The more I study kids, the more I study health, and the more I study the environment, the more I become convinced that how we produce food is central to good health, a sustainable environment, and enjoying life.
This important piece by Michael Pollan and Eric Schloser calls our attention to how these areas are being addressed this week in the halls of power:
New York Times Op-Ed Contributors
A Stale Food Fight By MICHAEL POLLAN and ERIC SCHLOSSER Published: November 28, 2010
THE best opportunity in a generation to improve the safety of the American food supply will come as early as Monday night, when the Senate is scheduled to vote on the F.D.A. Food Safety Modernization bill. This legislation is by no means perfect. But it promises to achieve several important food safety objectives, greatly benefiting consumers without harming small farmers or local food producers.
The bill would, for the first time, give the F.D.A., which oversees 80 percent of the nation’s food, the authority to test widely for dangerous pathogens and to recall contaminated food. The agency would finally have the resources and authority to prevent food safety problems, rather than respond only after people have become ill. The bill would also require more frequent inspections of large-scale, high-risk food-production plants.
Last summer, when thousands of people were infected with salmonella from filthy, vermin-infested henhouses in Iowa, Americans were outraged to learn that the F.D.A. had never conducted a food safety inspection at these huge operations that produce billions of eggs a year. The new rules might have kept those people — mainly small children and the elderly — from getting sick.
The law would also help to protect Americans from unsafe food produced overseas: for the first time, imported foods would be subject to the same standards as those made in the United States.
You would think that such reasonable measures to protect the health and safety of the American people would have long since sailed through Congress. But after being passed by the House of Representatives more than a year ago with strong bipartisan support, the legislation has been stuck in the Senate. One sticking point was the fear among small farmers and producers that the new regulations would be too costly — and the counter-fear among consumer groups that allowing any exemptions for small-scale agriculture might threaten public health.
Those legitimate concerns have been addressed in an amendment, added by Senator Jon Tester of Montana, that recently was endorsed by a coalition of sustainable agriculture and consumer groups. But now that common sense has prevailed, the bill is under fierce attack from critics — egged on by Glenn Beck and various Tea Partyers, including some in the local food movement — who are playing fast and loose with the facts.
Senator Tom Coburn, Republican of Oklahoma, is the bill’s most influential opponent by far. On the floor of the Senate the week before last, he claimed that only 10 or 20 Americans a year die from a food-borne illness, that the government doesn’t need mandatory recall power because “not once in our history have we had to force anyone to do a recall,” and that the annual cost of the new food safety requirements — about $300 million — is prohibitively expensive.
Senator Coburn is wrong on every point. According to the Centers for Disease Control and Prevention, some 5,000 Americans annually die from a food-borne illness. Last year, at the height of a nationwide salmonella outbreak that sickened thousands, spread via tainted peanut butter, the Westco Fruit and Nuts company refused for weeks to recall potentially contaminated products, despite requests from the F.D.A.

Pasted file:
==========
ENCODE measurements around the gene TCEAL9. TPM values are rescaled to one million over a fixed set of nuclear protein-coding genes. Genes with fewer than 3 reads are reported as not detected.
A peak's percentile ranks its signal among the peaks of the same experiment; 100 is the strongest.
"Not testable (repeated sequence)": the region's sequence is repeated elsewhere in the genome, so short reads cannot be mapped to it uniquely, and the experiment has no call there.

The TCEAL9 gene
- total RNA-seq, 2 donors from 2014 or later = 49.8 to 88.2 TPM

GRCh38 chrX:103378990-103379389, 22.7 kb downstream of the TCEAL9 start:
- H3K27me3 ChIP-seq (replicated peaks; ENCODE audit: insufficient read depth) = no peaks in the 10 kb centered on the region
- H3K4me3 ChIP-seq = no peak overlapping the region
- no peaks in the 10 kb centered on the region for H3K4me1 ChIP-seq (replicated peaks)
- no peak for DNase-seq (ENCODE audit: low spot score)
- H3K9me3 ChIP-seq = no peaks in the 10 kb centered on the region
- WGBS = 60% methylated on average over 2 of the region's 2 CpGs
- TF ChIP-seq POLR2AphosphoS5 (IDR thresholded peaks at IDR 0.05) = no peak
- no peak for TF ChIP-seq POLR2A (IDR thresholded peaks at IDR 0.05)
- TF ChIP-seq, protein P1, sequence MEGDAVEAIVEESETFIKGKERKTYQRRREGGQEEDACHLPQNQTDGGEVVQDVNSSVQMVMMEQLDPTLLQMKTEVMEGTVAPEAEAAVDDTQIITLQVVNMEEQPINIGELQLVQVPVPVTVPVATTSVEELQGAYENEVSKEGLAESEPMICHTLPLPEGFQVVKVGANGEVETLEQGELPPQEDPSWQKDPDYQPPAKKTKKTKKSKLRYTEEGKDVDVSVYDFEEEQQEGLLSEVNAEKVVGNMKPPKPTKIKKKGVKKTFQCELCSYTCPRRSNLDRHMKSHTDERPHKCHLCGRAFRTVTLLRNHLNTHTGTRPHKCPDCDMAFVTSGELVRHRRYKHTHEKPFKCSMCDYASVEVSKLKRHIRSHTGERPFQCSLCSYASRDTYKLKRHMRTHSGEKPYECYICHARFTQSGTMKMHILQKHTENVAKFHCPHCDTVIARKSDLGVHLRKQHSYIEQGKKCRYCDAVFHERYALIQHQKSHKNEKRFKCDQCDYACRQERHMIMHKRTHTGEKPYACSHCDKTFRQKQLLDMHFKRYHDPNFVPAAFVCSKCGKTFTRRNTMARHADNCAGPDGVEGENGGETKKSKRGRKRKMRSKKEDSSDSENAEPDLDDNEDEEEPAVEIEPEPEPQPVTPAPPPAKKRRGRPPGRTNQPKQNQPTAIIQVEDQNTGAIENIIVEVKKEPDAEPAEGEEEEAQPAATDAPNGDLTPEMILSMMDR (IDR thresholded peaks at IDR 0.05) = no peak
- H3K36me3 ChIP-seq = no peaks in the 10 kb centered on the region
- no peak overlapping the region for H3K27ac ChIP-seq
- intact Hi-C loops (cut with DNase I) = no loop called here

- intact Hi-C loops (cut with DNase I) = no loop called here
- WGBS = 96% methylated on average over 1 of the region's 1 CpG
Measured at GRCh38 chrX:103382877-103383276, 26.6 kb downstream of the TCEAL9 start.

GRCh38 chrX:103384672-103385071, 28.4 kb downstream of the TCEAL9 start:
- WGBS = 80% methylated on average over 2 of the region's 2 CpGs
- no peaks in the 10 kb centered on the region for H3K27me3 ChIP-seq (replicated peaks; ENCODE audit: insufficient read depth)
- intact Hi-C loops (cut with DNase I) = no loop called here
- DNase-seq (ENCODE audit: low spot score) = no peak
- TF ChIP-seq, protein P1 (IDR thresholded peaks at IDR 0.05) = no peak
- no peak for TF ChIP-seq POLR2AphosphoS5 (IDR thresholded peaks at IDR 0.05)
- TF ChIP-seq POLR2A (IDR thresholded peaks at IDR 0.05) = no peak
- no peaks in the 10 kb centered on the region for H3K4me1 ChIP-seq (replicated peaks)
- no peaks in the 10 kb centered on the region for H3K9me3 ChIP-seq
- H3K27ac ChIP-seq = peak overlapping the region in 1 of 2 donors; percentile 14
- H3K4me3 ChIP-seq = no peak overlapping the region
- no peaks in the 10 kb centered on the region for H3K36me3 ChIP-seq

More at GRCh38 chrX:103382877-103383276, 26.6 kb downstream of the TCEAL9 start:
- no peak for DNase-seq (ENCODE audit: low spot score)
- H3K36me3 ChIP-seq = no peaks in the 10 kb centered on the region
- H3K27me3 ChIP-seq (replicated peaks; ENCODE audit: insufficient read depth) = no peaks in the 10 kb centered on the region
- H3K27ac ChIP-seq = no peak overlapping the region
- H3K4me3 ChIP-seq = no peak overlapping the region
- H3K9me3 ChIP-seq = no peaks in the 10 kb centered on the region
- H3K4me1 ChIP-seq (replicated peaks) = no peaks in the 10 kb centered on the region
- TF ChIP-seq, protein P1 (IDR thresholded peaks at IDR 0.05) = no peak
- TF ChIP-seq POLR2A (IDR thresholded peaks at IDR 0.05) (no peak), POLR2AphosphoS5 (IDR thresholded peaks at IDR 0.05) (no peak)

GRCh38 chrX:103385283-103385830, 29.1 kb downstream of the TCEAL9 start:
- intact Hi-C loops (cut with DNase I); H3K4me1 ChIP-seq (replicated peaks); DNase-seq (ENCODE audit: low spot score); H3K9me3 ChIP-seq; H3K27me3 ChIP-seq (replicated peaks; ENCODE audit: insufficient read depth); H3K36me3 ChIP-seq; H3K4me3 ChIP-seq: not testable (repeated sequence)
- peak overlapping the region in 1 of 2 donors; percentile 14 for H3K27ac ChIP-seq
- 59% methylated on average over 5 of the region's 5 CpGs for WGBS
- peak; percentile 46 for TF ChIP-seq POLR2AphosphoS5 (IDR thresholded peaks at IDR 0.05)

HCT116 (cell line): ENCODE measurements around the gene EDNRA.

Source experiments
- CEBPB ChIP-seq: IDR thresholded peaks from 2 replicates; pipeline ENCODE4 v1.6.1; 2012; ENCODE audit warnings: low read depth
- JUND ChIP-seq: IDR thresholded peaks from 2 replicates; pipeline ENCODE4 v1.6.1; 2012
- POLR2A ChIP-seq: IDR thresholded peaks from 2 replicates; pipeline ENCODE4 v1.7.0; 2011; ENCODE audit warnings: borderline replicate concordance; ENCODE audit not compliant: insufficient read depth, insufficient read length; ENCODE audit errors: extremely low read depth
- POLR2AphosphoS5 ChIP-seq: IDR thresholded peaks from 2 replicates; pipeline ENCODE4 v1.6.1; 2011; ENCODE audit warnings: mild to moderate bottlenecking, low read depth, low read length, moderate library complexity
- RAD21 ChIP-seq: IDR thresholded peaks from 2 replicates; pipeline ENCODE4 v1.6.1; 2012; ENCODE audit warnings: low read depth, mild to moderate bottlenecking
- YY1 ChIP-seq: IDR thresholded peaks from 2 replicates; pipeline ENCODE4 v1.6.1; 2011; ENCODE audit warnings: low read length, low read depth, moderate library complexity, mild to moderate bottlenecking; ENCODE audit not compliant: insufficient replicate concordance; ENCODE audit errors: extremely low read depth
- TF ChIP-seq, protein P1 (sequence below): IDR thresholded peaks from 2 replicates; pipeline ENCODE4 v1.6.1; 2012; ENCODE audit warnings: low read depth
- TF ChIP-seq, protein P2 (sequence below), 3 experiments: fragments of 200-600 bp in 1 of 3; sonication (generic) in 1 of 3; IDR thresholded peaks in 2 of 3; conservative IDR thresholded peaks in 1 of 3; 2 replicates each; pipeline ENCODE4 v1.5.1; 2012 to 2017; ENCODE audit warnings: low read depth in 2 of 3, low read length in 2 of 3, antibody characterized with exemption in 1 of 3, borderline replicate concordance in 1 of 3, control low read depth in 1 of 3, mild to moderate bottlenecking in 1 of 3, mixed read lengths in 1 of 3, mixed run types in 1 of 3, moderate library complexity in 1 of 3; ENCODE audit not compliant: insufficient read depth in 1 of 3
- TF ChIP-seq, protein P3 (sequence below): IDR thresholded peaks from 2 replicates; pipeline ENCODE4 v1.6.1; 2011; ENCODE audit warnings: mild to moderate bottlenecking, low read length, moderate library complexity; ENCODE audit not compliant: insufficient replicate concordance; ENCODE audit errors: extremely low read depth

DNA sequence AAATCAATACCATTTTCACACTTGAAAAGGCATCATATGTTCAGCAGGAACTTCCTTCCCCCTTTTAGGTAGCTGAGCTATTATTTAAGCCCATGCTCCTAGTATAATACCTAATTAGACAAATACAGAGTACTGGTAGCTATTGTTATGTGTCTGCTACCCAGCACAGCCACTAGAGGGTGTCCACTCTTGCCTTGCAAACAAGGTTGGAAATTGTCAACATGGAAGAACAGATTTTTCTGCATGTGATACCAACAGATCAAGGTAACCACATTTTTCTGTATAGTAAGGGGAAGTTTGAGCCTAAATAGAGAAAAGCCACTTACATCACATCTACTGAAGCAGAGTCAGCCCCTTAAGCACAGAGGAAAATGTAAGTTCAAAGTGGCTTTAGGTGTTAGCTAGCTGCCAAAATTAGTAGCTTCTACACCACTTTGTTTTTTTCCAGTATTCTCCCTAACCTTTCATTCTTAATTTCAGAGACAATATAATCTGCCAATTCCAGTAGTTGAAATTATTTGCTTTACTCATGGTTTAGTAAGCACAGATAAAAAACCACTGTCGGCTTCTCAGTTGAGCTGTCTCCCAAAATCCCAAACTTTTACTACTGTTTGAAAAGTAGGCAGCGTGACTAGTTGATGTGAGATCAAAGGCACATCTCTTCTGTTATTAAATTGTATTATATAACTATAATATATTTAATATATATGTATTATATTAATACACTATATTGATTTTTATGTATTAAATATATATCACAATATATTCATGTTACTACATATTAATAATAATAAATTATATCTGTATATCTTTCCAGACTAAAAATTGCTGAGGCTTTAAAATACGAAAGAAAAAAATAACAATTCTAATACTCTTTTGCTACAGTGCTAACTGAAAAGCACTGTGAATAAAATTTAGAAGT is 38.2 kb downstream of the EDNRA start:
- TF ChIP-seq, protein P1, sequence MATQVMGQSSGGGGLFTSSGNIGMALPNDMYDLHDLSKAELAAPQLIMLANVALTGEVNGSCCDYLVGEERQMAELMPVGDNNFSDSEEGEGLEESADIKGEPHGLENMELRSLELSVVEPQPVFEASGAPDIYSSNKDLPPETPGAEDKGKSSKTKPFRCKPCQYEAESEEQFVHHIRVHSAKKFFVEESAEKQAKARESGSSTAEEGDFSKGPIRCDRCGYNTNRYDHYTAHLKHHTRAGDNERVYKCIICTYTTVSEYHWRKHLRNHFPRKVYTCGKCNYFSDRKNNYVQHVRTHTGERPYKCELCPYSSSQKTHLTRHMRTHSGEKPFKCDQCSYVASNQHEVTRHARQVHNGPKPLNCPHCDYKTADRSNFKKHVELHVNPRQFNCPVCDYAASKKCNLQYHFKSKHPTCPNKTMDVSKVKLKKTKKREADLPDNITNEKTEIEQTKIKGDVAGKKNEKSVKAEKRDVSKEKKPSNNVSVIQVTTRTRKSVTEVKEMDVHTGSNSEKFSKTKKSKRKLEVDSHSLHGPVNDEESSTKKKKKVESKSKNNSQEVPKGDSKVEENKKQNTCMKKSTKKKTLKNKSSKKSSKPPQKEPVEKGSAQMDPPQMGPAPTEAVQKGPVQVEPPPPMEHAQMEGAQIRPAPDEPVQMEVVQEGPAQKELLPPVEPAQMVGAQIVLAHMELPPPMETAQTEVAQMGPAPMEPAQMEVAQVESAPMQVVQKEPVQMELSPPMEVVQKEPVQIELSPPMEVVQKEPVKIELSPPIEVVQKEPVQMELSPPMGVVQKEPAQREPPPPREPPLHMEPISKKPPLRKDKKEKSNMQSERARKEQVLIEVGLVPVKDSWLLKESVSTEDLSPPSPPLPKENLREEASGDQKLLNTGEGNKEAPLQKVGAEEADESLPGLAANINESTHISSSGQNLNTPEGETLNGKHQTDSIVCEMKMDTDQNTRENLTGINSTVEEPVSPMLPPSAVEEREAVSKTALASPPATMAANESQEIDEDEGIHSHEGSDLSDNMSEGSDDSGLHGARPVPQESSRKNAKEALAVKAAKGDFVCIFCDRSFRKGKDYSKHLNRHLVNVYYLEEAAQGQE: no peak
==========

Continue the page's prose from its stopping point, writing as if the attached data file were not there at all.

And as for spending that extra $300 million every year, a recent study by Georgetown University found that the annual cost of food-borne illness in the United States is about $152 billion. In Senator Coburn’s home state, it’s about $1.8 billion. Compared with those amounts, this bill is a real bargain.
In the last week, agricultural trade groups, from the Produce Marketing Association to the United Egg Producers, have come out against the bill, ostensibly on the grounds that the small farms now partially exempted would pose a food safety threat. (Note that these small farms will continue to be regulated under state and local laws.) It is hard to escape the conclusion that these industry groups never much liked the new rules in the first place. They just didn’t dare come out against them publicly, not when 80 percent of Americans support strengthening the F.D.A.’s authority to regulate food.
By one estimate, the kinds of farms that the bill would exempt represent less than 1 percent of the food marketplace. Does the food industry really want to sabotage an effort to ensure the safety of 99 percent of that marketplace because it is so deeply concerned about under-regulation of 1 percent? The largest outbreaks are routinely caused by the largest processors, not by small producers selling their goods at farmers’ markets.
Theodore Roosevelt ran up against the same sort of resistance when he fought for the Pure Food and Drug Act of 1906. “Unfortunately,” he said, “the misdeeds of those who are responsible for the abuses we design to cure will bring discredit and damage not only upon them, but upon the innocent stock growers, the ranchmen and farmers of this country.” That is one reason the federal government decided to guarantee food safety during the last century — and why it must continue to do so in this one.
Michael Pollan is the author of “Food Rules: An Eater’s Manual.” Eric Schlosser is the author of “Fast Food Nation” and a producer of the documentary “Food Inc.”
A version of this op-ed appeared in print on November 29, 2010, on page A25 of the New York edition.
Whether you are for or against the proposal, food issues deserve our attention and dialogue.
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